Posted by in categories: business, education, ethics, geopolitics, military, policy

As the Western media and governments continue poking fun and demonizing a very misunderstood country, there are a group of people who are taking it upon themselves in ignoring the propaganda and instead reaching out with compassion and understanding. These people are visiting and working in North Korea. They’re not North Koreans, but the love and connection they’ve gained with the North Korean people is real and deserve to have their stories told.

DMZ Northern Commander and former American commander, Michael Bassett, hug during the April 2013 Period of Brinksmanship. (Photo credit Joseph Ferris)

DMZ Northern Commander and former American commander, Michael Bassett, hug during the April 2013 Period of Brinksmanship. (Photo credit Joseph Ferris)

I’ve interviewed a few people of importance in gaining greater insight into the country, its people, its military, and its government. It is my goal in providing an open venue for them to speak out and hopefully gain enough attention for others to follow suit.

Here I’ve interviewed Michael Bassett and Felix Abt. Mr. Bassett is a decorated Army Veteran who holds a BA in International Communication from the American University in Washington DC, a graduate certificate in North Korean Affairs from Yonsei University’s Graduate School of International Studies in Seoul, South Korea, and is currently working on his MA in Public Diplomacy from the American University.

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Sep 29, 2013

In a Jobless Economy we need Indemnification for Influence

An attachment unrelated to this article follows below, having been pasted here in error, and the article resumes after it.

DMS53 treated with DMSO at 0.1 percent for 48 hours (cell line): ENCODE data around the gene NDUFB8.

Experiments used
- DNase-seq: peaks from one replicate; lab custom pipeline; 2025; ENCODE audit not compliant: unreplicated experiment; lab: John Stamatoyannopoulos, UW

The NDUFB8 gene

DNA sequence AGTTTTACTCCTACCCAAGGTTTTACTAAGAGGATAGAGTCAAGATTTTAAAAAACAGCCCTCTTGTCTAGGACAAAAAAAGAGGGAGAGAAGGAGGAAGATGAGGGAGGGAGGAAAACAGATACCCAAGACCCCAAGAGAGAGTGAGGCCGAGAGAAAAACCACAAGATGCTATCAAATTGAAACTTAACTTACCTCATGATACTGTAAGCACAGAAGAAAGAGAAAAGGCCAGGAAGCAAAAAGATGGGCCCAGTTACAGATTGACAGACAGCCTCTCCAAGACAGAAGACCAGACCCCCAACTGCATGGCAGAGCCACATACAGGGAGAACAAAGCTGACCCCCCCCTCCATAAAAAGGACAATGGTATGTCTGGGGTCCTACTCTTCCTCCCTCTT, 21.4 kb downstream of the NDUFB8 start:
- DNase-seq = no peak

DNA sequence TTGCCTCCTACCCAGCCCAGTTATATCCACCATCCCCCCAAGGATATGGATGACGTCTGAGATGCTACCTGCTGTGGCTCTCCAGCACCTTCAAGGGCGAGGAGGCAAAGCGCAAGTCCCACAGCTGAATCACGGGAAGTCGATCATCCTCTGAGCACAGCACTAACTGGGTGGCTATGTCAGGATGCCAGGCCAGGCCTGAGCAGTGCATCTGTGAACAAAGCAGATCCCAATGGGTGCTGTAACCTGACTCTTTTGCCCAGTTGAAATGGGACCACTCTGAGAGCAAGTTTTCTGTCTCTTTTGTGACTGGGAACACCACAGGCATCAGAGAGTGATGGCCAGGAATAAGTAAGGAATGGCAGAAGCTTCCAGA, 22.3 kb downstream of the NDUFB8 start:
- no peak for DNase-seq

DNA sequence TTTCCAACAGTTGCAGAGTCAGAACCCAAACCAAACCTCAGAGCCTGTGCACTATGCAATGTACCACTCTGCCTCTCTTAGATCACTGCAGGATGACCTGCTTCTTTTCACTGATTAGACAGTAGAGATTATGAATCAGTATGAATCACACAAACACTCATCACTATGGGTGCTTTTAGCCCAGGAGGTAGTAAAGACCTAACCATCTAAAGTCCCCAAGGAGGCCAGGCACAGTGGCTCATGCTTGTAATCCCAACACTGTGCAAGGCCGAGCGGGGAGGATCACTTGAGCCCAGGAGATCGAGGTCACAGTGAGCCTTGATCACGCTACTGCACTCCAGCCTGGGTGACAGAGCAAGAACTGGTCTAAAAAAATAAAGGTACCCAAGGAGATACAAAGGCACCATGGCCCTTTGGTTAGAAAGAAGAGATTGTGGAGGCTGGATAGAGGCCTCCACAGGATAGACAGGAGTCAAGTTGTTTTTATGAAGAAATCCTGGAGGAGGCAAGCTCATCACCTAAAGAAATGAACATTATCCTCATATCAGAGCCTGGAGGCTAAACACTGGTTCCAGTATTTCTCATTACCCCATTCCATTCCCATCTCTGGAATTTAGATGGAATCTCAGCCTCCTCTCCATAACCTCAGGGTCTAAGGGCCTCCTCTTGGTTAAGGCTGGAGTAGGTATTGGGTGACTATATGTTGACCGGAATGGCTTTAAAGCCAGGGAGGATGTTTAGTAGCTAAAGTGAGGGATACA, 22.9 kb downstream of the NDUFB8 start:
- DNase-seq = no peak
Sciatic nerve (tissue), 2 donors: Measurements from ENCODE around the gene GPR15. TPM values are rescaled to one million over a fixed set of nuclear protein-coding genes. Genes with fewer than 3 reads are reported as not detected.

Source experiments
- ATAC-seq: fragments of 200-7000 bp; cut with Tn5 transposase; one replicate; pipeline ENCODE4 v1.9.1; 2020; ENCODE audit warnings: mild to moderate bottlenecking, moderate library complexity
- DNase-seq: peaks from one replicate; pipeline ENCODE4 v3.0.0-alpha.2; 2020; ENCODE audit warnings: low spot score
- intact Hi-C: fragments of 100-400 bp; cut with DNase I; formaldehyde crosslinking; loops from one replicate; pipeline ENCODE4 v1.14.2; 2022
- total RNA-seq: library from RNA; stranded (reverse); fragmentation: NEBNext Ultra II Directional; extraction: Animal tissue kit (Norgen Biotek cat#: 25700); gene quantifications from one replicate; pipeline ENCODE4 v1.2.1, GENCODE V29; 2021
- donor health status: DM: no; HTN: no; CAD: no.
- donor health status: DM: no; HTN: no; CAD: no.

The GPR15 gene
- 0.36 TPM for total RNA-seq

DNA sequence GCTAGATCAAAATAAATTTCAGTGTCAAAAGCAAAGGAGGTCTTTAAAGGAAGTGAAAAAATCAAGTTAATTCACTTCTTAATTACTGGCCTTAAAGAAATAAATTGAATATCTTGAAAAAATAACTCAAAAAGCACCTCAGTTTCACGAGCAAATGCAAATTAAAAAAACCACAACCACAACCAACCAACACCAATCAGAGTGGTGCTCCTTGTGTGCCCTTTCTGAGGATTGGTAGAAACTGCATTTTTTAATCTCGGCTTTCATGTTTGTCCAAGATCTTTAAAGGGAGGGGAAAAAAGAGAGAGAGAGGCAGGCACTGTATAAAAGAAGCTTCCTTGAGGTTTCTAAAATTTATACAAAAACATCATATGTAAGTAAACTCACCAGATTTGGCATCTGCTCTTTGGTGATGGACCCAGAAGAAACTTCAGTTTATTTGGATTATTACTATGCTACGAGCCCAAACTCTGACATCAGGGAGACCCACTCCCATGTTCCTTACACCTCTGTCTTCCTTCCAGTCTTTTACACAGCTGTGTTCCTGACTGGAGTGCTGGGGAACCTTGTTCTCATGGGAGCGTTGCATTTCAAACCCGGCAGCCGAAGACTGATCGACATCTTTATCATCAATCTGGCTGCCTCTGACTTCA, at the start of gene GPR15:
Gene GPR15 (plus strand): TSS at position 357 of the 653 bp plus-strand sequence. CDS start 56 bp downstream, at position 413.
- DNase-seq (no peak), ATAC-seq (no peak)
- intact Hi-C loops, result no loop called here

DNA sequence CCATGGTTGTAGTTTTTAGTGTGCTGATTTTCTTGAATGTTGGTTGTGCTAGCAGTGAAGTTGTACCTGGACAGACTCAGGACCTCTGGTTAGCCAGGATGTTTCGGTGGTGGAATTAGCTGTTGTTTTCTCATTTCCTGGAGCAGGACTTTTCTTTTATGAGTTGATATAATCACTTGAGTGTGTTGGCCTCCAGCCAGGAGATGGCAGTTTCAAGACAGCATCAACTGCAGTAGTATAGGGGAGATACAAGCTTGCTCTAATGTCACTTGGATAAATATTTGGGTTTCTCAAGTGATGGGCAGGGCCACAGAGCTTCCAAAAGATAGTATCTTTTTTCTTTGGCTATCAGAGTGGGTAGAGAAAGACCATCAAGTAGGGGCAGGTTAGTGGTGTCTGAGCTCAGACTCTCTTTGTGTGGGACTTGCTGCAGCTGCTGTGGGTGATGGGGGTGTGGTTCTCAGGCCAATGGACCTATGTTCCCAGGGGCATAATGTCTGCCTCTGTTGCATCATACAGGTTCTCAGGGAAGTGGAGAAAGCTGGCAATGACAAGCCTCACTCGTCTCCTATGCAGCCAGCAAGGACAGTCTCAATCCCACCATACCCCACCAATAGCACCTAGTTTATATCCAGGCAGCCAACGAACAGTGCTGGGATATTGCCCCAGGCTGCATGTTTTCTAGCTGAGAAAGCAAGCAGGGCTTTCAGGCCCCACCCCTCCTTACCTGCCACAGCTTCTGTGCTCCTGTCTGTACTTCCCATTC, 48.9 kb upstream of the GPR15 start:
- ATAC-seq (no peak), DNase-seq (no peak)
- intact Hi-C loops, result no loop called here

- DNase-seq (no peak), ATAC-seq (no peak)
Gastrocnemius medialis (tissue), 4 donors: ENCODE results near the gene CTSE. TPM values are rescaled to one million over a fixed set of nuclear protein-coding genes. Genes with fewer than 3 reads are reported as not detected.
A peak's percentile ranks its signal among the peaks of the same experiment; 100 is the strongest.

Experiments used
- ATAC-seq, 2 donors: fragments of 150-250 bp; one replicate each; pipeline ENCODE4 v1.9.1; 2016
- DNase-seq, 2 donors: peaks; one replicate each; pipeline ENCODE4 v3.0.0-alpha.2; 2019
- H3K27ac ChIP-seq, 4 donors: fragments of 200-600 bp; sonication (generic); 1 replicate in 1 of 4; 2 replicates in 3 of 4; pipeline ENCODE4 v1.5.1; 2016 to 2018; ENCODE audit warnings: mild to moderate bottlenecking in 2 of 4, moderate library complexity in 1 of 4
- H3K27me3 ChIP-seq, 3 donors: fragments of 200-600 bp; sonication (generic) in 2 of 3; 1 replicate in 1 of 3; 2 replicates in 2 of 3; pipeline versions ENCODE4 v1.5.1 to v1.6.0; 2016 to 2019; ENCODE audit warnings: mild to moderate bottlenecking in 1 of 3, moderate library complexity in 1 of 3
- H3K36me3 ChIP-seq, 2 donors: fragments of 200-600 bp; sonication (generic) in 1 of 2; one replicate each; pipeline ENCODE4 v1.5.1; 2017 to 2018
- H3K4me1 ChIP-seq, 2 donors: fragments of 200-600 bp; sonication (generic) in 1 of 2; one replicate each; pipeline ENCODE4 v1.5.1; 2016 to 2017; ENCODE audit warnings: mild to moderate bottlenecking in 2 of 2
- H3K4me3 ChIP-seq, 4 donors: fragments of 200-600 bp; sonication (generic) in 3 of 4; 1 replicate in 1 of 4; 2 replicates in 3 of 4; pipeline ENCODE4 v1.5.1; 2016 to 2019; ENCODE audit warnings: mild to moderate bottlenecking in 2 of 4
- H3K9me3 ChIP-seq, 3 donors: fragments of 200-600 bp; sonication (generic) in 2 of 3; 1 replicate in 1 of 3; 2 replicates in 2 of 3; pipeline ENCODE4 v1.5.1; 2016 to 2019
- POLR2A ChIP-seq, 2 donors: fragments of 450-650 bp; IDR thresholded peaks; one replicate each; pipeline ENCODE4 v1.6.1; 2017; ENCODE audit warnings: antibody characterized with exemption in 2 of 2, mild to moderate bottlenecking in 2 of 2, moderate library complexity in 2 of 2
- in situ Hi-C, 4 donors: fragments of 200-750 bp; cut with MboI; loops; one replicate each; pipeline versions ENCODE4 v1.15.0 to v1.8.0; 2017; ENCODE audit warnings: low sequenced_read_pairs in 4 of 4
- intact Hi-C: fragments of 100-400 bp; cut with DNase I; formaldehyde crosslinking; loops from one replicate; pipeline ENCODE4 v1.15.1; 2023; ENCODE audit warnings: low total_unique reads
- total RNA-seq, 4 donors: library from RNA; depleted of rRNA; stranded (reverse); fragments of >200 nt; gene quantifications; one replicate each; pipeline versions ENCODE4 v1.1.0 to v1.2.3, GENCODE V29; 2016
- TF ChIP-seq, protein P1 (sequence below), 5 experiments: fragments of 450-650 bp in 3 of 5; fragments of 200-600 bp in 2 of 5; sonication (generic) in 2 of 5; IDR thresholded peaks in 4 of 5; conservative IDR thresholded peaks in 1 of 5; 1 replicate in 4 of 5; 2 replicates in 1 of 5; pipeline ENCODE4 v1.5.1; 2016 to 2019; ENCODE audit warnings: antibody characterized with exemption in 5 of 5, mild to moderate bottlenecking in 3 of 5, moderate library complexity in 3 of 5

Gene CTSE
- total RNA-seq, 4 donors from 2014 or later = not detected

Posted by in categories: business, economics, futurism

originally posted @Ntegrationalism

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Sep 26, 2013

Grindhouse Wetware — Support Open Source Transhumanism

Posted by in categories: biotech/medical, business, open source

Grindhouse Wetware is a collective of makers and engineers founded on a basic principle – human augmentation should be accessible and open. All of our devices are built off of open source platforms. This allows our users to peer into the hardware and code of their implanted device and truly control their augmented experience. Grindhouse Wetware’s devices are tailored to Makers and DIY Transhumanists that want to build a specific, unique augmentation. What do you want to be?

After three years of development, our flagship project – Circadia, is in its final stages. Grindhouse Wetware is seeking financial support from individuals or organizations to facilitate the production of this device.

The Circadia implant records bio-medical data and transmits it to the user’s phone via bluetooth. Instead of a snapshot of the user’s state of health, the Circadia records the up-to-date status of the their well being. Grindhouse Wetware firmly believes that once an implant has been installed in an individual, it becomes a part of their person. As such, the data generated by the Circadia belongs to the user.

If you are interested in supporting Grindhouse Wetware and the Circadia implant, please contact me at [email protected] or 631−715−9209

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Aug 27, 2013

Bitcoin and its Value

Posted by in categories: bitcoin, business, economics, finance

Originally posted as Part I of a four-part introductory series on Bitcoin on May 1, 2013 in the American Daily Herald. See the Bitcoin blog for all four articles.

The last couple of months proved a very exciting time for Bitcoin and its new owners, with values increasing from $30 to $260 within a month only to come crashing down in days. It went from virtual anonymity to virtual ubiquity and back again — the only constant being that it’s virtual. The dust has now settled and the talking heads have changed topic, and Bitcoin is slowly regaining strength. But does this mean we can finally, in a quiet and rational way, contemplate what this Bitcoin really is and where it has room to fit into our lives? The answer to that is no, because the concept of Bitcoin is so strange, unintuitive and foreign, no matter when you discuss it and with whom, it will lead to very divisive arguments. So I say now is as good a time as any to dive in and discuss it.

So what is Bitcoin, anyway?